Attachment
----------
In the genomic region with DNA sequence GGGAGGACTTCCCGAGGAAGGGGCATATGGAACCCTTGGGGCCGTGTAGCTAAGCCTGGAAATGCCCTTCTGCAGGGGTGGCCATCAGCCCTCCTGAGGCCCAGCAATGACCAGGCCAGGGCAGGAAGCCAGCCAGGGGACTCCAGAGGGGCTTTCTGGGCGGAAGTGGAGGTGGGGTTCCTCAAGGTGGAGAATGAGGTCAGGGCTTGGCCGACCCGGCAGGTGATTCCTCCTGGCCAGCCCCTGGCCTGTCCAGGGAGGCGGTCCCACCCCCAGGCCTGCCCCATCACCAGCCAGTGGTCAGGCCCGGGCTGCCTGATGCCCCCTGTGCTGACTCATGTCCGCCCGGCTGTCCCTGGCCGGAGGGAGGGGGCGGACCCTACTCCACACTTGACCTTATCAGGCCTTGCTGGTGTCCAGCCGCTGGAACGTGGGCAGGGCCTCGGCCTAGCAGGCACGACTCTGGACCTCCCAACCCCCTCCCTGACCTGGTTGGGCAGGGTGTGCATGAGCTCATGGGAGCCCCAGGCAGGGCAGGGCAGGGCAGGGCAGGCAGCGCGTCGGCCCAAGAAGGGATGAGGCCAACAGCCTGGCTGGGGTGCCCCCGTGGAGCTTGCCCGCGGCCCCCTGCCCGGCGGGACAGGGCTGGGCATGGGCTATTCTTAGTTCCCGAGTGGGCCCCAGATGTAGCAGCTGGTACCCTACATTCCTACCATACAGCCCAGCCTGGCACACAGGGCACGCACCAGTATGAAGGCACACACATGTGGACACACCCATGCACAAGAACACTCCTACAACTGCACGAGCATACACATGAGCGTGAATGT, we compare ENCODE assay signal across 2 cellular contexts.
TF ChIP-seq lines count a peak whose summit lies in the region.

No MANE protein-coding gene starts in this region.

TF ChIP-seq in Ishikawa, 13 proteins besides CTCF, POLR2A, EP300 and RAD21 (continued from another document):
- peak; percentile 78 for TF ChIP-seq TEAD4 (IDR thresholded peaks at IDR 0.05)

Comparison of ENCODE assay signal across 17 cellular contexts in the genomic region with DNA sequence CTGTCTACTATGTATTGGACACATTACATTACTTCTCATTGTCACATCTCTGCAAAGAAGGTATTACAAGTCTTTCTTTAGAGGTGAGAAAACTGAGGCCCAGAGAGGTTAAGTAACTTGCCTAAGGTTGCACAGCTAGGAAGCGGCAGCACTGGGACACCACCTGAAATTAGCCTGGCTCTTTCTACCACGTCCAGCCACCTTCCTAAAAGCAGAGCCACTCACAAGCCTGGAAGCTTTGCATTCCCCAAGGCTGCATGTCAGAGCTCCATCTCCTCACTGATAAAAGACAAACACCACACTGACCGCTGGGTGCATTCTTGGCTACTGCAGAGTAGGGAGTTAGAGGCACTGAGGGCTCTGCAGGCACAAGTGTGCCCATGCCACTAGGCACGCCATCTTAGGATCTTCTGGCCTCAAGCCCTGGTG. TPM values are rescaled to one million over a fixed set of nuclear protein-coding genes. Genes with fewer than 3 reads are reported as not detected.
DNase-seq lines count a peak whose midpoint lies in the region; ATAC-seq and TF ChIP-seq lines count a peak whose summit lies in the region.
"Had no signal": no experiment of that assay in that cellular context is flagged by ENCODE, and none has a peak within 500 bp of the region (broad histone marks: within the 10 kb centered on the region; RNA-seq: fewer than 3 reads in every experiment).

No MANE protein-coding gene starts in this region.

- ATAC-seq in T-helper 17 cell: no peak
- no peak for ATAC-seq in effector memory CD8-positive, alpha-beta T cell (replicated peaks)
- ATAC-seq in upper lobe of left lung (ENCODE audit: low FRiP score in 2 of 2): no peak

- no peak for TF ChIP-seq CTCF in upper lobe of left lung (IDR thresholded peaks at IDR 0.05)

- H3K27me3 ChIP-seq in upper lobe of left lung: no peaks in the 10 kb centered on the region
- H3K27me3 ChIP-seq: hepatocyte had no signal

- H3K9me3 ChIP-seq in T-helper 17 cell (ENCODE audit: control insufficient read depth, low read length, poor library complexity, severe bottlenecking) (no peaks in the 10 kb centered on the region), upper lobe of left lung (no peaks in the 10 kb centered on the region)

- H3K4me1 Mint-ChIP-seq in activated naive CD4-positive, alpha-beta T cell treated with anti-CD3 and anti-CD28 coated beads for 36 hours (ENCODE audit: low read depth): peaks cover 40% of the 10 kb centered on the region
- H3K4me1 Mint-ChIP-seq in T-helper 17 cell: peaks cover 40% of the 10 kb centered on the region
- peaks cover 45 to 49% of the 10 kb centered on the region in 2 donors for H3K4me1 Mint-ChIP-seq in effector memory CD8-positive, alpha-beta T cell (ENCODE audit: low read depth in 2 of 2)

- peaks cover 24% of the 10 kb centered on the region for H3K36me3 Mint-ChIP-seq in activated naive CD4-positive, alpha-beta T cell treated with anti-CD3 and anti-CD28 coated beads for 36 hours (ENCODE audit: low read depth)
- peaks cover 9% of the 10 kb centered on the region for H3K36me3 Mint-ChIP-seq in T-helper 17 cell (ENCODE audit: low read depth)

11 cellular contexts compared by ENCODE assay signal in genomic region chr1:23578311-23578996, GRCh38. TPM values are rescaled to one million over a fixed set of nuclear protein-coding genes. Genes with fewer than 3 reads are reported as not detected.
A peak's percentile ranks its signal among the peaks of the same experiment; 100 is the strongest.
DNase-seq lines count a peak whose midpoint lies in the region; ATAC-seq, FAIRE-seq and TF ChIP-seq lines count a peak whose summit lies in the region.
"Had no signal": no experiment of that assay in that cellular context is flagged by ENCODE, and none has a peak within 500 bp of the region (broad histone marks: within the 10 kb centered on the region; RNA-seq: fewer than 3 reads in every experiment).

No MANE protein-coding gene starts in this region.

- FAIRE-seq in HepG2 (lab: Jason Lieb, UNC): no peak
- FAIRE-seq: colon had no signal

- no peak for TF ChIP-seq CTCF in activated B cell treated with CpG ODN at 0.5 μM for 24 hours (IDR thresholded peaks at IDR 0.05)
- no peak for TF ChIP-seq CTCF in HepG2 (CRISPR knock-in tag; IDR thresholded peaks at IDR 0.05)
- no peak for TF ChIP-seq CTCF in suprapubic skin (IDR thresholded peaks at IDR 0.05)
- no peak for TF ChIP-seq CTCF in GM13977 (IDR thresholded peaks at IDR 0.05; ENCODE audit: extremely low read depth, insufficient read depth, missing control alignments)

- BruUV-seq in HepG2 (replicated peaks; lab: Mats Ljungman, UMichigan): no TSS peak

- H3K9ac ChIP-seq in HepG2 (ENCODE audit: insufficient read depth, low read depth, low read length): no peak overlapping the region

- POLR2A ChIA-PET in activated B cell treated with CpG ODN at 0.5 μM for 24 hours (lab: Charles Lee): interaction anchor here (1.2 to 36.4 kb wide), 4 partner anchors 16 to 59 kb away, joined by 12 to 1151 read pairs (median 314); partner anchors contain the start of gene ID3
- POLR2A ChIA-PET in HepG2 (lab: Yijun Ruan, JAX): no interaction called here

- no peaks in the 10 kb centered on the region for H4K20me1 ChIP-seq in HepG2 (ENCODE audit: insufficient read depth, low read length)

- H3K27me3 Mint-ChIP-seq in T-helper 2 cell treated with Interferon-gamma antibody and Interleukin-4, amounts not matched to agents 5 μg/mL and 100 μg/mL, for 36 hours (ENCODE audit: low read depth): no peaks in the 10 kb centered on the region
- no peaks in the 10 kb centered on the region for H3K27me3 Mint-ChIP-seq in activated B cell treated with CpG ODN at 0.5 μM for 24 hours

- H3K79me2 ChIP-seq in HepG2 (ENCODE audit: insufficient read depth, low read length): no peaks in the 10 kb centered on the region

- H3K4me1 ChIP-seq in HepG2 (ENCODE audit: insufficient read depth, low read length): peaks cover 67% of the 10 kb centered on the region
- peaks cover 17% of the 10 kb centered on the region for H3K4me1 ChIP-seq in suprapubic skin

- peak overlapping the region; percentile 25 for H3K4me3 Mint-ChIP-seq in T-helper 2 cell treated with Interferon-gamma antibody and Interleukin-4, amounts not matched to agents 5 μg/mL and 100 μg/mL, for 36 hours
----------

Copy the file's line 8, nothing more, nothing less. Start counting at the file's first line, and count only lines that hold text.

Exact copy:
"Had no signal": no experiment of that assay in that cellular context is flagged by ENCODE, and none has a peak within 500 bp of the region (broad histone marks: within the 10 kb centered on the region; RNA-seq: fewer than 3 reads in every experiment).